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Winter Clearance Sale | 30% Off

5 Ski Towns to Visit Last Minute

You’re waiting for the perfect snow conditions to plan a strike-mission ski trip, the kind you book on a Wednesday and leave for on a Thursday.

Certainly, there are benefits to planning a ski trip months in advance. You get more availability on lodging, cheaper flights, better lift ticket deals, and you can properly tell whoever needs to know that you’ll be, um, unreachable. But we happen to be big fans of the last-minute ski trip. Maybe you’ve blocked off a long weekend (or better yet, a midweek soiree) to take off, but you haven’t picked the exact location. Because you’re waiting for one major variable: the snow forecast. Then, a few days out, you check the weather reports in various regions and see which of your favorite haunts is about to get dumped on. That is the only way to ensure powder on your next ski trip. Here are some places we like to go at the very last minute.

Salt Lake City, Utah

Flying in and out of Salt Lake City on a whim can be relatively cheap and easy. Or maybe you’re within driving distance. Either way, it’s a quick hit to land in SLC when you see a storm approaching. Once you’re there, you’ve got 10 major ski resorts within an hour’s drive of the airport and enough backcountry terrain to satisfy all types. If you need help figuring out which ski area is right for you, check out Ski Utah’s handy comparison chart. If you’ve got an Epic Pass, you’re heading to Park City. If you’ve got an Ikon Pass, you’re going to Alta, Snowbird, Deer Valley, Brighton Solitude, or Snowbasin. If you’ve got neither megapass, consider an off-the-beaten path ski area like Powder Mountain, outside of Ogden.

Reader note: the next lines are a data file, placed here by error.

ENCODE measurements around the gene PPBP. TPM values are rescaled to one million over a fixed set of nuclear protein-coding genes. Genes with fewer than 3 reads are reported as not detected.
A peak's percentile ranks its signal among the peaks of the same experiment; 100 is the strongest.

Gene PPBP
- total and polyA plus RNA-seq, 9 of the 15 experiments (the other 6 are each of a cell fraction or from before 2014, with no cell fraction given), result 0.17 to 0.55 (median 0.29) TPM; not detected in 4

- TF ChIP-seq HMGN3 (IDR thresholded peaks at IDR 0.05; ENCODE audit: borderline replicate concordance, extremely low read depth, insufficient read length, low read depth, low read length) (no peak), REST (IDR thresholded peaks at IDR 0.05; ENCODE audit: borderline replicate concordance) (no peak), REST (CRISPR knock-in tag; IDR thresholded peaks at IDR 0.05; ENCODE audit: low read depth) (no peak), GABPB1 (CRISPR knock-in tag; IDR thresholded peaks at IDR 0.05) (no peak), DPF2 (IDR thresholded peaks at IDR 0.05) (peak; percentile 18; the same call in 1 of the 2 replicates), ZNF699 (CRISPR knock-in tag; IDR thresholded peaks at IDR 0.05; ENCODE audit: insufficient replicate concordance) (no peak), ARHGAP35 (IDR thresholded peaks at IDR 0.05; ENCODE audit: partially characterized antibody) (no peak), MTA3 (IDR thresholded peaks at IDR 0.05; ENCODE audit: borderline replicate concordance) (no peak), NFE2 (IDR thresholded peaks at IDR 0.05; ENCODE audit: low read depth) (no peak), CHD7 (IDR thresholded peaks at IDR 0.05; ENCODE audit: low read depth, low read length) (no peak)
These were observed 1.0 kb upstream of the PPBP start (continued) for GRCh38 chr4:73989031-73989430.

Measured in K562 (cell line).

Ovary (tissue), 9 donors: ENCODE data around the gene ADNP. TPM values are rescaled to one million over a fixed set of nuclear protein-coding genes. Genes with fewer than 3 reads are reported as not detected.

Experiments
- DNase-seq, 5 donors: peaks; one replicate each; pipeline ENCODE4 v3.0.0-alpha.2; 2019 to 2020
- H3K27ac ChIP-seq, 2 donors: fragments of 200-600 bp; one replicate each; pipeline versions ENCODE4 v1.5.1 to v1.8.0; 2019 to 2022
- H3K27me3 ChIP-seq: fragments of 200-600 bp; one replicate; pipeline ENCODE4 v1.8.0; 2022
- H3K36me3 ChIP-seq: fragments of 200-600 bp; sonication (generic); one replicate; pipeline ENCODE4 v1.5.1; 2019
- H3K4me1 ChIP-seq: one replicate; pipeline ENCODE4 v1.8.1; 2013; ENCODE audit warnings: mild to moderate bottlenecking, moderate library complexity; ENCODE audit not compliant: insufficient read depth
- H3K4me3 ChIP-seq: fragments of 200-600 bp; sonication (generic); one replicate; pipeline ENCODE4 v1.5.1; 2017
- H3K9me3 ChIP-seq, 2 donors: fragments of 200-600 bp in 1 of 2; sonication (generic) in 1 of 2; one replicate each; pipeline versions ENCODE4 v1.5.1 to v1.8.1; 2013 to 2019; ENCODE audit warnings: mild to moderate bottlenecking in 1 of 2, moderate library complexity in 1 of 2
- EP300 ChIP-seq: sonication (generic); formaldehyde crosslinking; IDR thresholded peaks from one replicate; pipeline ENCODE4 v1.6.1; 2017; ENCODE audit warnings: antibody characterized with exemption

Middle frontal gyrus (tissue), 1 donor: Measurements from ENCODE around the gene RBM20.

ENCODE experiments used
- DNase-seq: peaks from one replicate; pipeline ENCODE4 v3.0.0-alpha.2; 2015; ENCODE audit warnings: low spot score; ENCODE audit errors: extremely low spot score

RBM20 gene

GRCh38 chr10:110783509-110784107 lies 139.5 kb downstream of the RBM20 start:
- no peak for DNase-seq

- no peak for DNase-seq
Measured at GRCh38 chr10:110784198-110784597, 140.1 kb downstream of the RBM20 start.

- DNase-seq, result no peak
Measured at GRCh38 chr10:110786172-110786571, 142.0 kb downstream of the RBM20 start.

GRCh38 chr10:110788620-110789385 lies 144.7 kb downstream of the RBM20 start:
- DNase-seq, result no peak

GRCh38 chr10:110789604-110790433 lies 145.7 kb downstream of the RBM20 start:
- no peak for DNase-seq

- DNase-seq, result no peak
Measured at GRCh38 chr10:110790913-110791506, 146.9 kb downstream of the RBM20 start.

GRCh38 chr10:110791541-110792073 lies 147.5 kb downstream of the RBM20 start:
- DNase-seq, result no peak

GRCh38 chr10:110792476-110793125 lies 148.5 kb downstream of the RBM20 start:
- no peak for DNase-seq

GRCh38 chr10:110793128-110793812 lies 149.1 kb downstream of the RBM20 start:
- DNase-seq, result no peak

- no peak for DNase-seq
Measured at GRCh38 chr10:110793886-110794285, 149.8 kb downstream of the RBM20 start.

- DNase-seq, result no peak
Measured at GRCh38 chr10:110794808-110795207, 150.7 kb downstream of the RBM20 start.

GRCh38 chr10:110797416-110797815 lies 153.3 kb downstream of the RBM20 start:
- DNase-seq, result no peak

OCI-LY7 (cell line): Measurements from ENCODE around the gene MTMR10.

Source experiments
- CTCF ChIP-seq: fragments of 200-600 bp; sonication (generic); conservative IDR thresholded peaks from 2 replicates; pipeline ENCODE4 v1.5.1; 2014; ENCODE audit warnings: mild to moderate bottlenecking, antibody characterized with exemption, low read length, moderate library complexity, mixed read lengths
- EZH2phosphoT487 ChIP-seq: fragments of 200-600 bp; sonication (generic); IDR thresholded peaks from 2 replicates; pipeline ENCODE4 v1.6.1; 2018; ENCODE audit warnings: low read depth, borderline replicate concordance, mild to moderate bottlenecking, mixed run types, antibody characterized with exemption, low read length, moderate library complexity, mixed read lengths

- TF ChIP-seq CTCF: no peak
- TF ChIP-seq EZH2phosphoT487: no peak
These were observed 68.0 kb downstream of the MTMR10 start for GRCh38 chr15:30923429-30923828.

If you can, stay slopeside in Little or Big Cottonwood Canyon to avoid the congestion up the canyons. We love the Alta Lodge and the Peruvian Lodge at the base of Alta for ski-in, ski-out access and old-school charm, but those can be impossible to book at the last minute, so you might have better luck at the Courtyard Marriott at the base of the canyon or an Airbnb in the Cottonwood Heights neighborhood. If you’re driving to Alta and not staying on site, you’ll need a parking reservation.

Taos, New Mexico

Admittedly, Taos is not easy to get to. (Which is why it remains relatively crowd free.) You’ll fly into Albuquerque, then drive nearly three hours north to reach the ski area. But if you’re coming from, say, Denver, it’s a less than five-hour drive. The reason you want to head to Taos at the last minute is because when it snows here, there might be no better place on earth for steep skiing and dry, light pow. (If it hasn’t snowed in a while, bring your rock skis.) The Blake is the hip new-ish hotel at the base of the hill or you can park your RV or van overnight in the lot. There’s also lodging down the hill in the town of Taos—check into the pet-friendly Snowmansion for a truly unique New Mexico experience. Your Ikon pass works here, but you’ll need a reservation made in advance to ride.